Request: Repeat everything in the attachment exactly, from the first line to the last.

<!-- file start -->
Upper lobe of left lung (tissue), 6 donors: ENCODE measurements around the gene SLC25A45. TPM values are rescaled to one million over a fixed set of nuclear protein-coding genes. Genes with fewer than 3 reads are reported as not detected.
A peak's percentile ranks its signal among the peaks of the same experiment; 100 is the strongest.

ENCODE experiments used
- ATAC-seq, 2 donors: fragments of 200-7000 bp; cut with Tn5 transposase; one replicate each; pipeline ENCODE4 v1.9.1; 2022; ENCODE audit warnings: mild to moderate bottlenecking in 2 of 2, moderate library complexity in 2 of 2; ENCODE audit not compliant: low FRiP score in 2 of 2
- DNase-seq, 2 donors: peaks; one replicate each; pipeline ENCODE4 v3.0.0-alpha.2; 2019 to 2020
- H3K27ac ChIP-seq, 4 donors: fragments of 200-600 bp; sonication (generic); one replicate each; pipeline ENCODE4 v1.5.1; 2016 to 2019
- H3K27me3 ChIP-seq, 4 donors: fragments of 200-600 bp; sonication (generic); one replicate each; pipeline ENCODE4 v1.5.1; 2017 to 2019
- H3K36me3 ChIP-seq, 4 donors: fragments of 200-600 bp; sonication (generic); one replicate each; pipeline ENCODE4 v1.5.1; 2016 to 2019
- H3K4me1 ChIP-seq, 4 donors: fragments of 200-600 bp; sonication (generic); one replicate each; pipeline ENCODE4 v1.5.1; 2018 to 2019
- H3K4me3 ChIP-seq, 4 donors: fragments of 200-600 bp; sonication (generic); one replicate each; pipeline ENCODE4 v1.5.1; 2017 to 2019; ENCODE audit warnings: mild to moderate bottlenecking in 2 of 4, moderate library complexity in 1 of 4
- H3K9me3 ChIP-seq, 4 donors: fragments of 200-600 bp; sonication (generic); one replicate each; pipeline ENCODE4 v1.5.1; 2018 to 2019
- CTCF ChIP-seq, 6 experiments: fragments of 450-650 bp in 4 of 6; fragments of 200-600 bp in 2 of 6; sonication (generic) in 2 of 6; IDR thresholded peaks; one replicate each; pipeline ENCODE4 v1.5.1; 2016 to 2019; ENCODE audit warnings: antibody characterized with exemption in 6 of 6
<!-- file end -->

Upper lobe of left lung (tissue), 6 donors: ENCODE measurements around the gene SLC25A45. TPM values are rescaled to one million over a fixed set of nuclear protein-coding genes. Genes with fewer than 3 reads are reported as not detected.
A peak's percentile ranks its signal among the peaks of the same experiment; 100 is the strongest.

ENCODE experiments used
- ATAC-seq, 2 donors: fragments of 200-7000 bp; cut with Tn5 transposase; one replicate each; pipeline ENCODE4 v1.9.1; 2022; ENCODE audit warnings: mild to moderate bottlenecking in 2 of 2, moderate library complexity in 2 of 2; ENCODE audit not compliant: low FRiP score in 2 of 2
- DNase-seq, 2 donors: peaks; one replicate each; pipeline ENCODE4 v3.0.0-alpha.2; 2019 to 2020
- H3K27ac ChIP-seq, 4 donors: fragments of 200-600 bp; sonication (generic); one replicate each; pipeline ENCODE4 v1.5.1; 2016 to 2019
- H3K27me3 ChIP-seq, 4 donors: fragments of 200-600 bp; sonication (generic); one replicate each; pipeline ENCODE4 v1.5.1; 2017 to 2019
- H3K36me3 ChIP-seq, 4 donors: fragments of 200-600 bp; sonication (generic); one replicate each; pipeline ENCODE4 v1.5.1; 2016 to 2019
- H3K4me1 ChIP-seq, 4 donors: fragments of 200-600 bp; sonication (generic); one replicate each; pipeline ENCODE4 v1.5.1; 2018 to 2019
- H3K4me3 ChIP-seq, 4 donors: fragments of 200-600 bp; sonication (generic); one replicate each; pipeline ENCODE4 v1.5.1; 2017 to 2019; ENCODE audit warnings: mild to moderate bottlenecking in 2 of 4, moderate library complexity in 1 of 4
- H3K9me3 ChIP-seq, 4 donors: fragments of 200-600 bp; sonication (generic); one replicate each; pipeline ENCODE4 v1.5.1; 2018 to 2019
- CTCF ChIP-seq, 6 experiments: fragments of 450-650 bp in 4 of 6; fragments of 200-600 bp in 2 of 6; sonication (generic) in 2 of 6; IDR thresholded peaks; one replicate each; pipeline ENCODE4 v1.5.1; 2016 to 2019; ENCODE audit warnings: antibody characterized with exemption in 6 of 6